Thread: Citing Authors I haven't read

posted
20-Apr-18, 12:03
edited about 7 minutes later
Avatar for Tudor_Queen
posted about 6 days ago
Well, chances are he can google it and see what it is about and what the key themes are in it even if he is unable to read the whole book or part of it. Unless he is saying that it says a specific thing and he isn't actually sure whether it does say that, then I don't see what the big deal is really. Yes of course it is good practise and makes sense to read every source you cite. But in some instances, it may not be possible or even necessary. For instance, if you just want to acknowledge that there is a particular alternative view in the field. For example - Chomsky posits that language acquisition is an innate skill (Chomsky, 1965). If you can't get the book but you and everybody in your field knows that this is what this man stands for and that's what that book was about and you're citing it just to show that there is a view out there that is alternative to your own... then what is the big deal?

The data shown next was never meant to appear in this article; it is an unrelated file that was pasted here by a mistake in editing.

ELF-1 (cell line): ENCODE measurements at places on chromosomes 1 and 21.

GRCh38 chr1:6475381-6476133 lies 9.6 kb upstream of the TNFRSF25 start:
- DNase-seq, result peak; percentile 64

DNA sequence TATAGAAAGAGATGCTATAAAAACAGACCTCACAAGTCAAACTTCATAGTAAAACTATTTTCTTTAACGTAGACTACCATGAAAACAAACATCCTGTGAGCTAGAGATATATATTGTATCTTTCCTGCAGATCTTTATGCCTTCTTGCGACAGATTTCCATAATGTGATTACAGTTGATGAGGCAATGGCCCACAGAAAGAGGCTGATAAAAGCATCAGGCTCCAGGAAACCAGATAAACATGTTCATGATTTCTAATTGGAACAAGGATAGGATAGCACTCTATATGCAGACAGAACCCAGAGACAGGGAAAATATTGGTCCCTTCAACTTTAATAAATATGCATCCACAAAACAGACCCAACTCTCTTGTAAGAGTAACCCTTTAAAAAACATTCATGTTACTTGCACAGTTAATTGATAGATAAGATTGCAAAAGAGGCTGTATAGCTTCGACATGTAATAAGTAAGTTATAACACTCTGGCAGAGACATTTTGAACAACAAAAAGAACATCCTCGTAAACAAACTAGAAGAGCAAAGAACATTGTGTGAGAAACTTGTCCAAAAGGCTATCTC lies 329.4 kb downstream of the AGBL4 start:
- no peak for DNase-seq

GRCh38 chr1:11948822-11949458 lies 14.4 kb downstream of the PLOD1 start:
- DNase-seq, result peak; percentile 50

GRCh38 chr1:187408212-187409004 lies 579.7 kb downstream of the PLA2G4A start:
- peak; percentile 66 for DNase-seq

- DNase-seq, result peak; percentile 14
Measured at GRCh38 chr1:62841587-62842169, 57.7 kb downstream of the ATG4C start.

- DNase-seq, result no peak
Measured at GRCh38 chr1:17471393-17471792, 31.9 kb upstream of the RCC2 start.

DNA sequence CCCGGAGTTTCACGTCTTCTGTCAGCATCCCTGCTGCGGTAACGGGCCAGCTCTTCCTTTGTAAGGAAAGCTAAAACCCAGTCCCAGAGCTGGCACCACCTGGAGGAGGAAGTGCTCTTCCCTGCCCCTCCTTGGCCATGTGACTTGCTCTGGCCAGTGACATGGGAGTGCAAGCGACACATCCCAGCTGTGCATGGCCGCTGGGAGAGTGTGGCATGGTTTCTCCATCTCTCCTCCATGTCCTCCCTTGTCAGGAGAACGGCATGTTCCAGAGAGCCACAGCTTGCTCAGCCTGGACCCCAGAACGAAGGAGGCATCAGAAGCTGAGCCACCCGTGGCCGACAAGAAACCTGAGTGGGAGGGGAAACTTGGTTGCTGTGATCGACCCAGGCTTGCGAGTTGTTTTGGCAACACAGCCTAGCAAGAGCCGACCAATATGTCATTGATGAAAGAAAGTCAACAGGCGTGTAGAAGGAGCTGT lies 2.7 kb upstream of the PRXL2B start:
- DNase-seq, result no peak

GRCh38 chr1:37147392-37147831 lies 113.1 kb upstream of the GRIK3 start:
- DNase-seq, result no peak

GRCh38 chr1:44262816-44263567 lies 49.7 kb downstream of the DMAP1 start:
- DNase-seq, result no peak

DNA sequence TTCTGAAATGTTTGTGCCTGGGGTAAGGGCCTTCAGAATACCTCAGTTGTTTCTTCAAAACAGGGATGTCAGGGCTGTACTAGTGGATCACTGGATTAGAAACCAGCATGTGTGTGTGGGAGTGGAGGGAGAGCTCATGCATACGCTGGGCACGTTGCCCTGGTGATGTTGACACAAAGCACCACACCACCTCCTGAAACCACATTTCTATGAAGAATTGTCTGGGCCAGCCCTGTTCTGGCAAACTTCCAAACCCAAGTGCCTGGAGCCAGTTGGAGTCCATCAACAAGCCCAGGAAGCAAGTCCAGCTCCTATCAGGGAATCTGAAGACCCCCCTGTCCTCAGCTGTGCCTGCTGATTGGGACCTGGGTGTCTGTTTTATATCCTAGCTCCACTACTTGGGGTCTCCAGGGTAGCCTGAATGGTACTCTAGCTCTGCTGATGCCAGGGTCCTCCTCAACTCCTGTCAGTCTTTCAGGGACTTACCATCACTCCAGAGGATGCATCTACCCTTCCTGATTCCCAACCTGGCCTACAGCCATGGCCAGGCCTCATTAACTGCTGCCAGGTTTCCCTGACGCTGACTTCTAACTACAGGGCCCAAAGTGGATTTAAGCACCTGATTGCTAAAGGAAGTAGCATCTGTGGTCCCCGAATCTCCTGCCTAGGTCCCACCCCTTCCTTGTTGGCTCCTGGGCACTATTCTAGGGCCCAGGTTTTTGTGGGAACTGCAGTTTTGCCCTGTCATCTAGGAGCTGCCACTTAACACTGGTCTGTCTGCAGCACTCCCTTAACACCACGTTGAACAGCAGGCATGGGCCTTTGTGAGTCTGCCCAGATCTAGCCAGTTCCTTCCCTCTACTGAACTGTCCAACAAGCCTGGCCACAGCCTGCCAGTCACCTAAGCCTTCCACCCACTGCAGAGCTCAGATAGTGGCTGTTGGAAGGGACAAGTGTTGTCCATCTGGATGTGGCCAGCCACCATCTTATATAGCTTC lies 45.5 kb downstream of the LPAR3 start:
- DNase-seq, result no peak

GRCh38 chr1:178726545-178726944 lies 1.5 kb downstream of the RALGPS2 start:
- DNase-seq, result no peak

Thread: No idea how to make money in science!

posted
20-Apr-18, 10:32
edited about 13 seconds later
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posted about 6 days ago
I don't know your company or area of work but in general I think if £££ is the goal then the best bet is work your way up... team manager, so forth... until your experience and skills afford you a more lucrative role! I don't know how a PhD would equip you better than the MSc you already have, unless you have a specific goal in mind that requires you to have a doctorate. Doing a PhD is a sure way to get stressed and strapped for cash! Do not enter unless you really want or need to have a PhD!